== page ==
Like any other part of the structure, cladding is subjected to the same loads – permanent, imposed, wind, snow and ice, and accidental loads.
Cladding panels behave like wall panels and are therefore subjected to the same forces, i.e. axial compression, horizontal flexure due to wind, and in-plane and out-of-plane shear.
But considerations must also be given to loads that may be exerted on the cladding due to either its own or the supporting structure’s expansion during fire. Heat expansion of the cladding panel must be allowed for in the design. Thus:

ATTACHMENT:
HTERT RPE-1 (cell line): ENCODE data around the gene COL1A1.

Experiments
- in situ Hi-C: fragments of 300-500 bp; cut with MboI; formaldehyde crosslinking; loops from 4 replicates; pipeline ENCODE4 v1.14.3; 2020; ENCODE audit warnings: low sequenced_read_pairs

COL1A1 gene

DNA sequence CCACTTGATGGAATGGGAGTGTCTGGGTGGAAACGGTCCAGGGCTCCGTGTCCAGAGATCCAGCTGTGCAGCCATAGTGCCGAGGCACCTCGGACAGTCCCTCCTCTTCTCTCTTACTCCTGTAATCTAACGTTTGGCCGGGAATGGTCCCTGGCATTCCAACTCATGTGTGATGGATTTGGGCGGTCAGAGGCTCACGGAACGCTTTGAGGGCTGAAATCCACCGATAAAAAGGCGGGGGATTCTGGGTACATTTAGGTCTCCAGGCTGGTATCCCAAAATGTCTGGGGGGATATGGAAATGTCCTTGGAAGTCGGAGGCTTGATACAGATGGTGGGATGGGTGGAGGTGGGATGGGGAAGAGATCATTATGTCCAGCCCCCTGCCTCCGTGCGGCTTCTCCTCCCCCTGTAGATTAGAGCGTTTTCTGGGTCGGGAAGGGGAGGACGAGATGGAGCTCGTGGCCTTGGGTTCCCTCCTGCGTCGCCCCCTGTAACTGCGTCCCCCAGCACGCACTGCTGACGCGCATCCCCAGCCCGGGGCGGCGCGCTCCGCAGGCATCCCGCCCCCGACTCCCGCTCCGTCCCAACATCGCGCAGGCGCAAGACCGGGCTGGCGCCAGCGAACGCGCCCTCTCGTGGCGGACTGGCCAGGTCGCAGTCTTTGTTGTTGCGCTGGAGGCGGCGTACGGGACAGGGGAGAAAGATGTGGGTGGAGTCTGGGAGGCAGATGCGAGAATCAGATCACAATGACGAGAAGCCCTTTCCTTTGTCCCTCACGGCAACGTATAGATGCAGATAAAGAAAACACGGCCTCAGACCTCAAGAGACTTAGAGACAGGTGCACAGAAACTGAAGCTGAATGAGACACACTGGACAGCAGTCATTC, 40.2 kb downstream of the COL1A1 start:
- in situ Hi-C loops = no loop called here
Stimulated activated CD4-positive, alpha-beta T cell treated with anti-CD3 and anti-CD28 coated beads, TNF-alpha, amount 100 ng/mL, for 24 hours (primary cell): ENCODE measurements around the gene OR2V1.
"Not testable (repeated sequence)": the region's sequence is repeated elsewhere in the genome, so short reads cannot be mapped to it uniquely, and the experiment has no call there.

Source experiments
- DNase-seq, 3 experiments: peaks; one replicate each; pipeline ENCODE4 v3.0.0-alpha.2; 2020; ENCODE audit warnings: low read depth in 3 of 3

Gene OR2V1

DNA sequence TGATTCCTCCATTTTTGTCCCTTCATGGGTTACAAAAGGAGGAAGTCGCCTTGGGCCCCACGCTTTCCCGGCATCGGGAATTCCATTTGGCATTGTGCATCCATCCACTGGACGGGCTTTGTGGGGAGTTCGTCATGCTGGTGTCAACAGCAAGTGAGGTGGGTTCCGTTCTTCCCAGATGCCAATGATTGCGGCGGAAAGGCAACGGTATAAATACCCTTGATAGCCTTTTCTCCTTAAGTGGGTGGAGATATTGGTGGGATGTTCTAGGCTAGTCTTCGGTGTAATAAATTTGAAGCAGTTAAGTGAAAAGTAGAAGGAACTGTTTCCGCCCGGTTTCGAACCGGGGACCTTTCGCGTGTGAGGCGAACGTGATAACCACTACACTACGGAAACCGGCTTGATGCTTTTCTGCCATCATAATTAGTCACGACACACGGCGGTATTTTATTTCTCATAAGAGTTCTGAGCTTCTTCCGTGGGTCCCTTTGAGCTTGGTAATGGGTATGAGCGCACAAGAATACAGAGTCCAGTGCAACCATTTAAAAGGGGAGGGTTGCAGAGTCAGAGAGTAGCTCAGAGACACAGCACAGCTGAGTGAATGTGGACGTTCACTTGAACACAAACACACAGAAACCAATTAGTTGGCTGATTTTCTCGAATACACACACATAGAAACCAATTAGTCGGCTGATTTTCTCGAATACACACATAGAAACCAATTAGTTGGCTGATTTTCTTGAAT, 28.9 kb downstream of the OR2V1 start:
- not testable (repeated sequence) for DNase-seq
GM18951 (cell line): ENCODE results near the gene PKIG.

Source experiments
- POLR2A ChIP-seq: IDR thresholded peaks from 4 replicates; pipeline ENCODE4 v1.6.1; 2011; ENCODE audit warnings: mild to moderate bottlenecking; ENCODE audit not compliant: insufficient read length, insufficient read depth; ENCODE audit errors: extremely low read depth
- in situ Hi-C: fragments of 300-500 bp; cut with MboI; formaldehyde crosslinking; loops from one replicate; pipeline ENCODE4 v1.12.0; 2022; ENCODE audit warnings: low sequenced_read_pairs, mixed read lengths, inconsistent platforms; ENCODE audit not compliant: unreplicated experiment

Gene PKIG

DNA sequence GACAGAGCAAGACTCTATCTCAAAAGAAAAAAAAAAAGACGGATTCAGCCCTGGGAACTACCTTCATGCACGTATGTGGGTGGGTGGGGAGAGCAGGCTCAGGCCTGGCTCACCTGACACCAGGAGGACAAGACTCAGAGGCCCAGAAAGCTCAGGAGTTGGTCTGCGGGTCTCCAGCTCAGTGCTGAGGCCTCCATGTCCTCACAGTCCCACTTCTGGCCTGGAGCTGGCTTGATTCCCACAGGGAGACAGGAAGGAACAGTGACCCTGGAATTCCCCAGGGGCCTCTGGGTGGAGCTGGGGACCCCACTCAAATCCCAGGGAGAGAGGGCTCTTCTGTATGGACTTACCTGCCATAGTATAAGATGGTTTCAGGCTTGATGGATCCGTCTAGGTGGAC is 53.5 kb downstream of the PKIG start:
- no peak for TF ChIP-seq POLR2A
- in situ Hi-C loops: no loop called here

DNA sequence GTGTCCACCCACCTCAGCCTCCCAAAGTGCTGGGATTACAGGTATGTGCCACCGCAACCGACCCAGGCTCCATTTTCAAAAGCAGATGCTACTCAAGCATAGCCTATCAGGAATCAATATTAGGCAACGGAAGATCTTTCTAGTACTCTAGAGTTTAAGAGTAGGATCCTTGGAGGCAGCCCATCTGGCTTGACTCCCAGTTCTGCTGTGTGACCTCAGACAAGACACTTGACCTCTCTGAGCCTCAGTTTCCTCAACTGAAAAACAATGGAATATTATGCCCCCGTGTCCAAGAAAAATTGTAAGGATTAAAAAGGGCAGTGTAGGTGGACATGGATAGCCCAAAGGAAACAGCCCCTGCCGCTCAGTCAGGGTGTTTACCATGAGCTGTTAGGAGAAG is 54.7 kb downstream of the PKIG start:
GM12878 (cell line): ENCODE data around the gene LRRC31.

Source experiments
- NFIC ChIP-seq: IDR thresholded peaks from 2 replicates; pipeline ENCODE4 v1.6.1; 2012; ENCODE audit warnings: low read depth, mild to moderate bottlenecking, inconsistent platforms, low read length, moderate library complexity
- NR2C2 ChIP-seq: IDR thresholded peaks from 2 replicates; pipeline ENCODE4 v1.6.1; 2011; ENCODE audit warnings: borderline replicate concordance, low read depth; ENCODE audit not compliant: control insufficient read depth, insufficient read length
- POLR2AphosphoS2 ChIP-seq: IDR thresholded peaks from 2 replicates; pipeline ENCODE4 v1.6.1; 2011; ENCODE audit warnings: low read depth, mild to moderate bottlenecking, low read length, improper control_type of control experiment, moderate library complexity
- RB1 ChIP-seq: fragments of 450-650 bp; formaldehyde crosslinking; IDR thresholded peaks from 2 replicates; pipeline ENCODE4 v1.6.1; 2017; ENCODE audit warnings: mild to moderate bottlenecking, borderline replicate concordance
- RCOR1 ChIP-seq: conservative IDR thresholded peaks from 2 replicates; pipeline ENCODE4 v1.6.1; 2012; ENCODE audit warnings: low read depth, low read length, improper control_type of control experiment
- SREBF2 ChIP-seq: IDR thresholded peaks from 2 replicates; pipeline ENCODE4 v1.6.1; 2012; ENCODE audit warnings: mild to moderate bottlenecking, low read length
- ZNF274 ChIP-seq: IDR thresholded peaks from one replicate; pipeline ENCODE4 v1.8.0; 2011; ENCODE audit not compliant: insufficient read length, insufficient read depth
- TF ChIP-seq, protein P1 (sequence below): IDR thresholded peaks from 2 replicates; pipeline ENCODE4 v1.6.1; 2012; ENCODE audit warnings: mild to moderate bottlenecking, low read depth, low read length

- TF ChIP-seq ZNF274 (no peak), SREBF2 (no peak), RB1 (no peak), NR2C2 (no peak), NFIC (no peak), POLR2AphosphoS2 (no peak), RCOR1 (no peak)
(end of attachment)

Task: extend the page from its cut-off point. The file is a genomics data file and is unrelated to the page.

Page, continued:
- Firstly the fixings must be flexible enough to allow for two dimensional movement. As the panel expands, the restraining bolt must have sufficient leeway within the restraining system to move with the panel.
- Secondly there must be a sufficient gap between adjacent panels to accommodate any expansion, otherwise the two panels will meet and be subjected to large compressional stresses.
In the figure below, the gap is too small. Cracks appear as the two panels are push against each other.